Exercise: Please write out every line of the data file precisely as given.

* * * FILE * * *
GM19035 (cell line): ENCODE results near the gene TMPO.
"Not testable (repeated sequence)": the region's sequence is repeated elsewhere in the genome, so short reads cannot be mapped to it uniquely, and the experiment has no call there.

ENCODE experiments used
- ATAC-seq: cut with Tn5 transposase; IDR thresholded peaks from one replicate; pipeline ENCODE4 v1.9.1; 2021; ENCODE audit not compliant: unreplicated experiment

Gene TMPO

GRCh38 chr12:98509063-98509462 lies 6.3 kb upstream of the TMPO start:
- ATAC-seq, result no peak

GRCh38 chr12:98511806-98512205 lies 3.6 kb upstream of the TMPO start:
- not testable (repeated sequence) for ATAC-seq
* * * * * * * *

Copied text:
GM19035 (cell line): ENCODE results near the gene TMPO.
"Not testable (repeated sequence)": the region's sequence is repeated elsewhere in the genome, so short reads cannot be mapped to it uniquely, and the experiment has no call there.

ENCODE experiments used
- ATAC-seq: cut with Tn5 transposase; IDR thresholded peaks from one replicate; pipeline ENCODE4 v1.9.1; 2021; ENCODE audit not compliant: unreplicated experiment

Gene TMPO

GRCh38 chr12:98509063-98509462 lies 6.3 kb upstream of the TMPO start:
- ATAC-seq, result no peak

GRCh38 chr12:98511806-98512205 lies 3.6 kb upstream of the TMPO start:
- not testable (repeated sequence) for ATAC-seq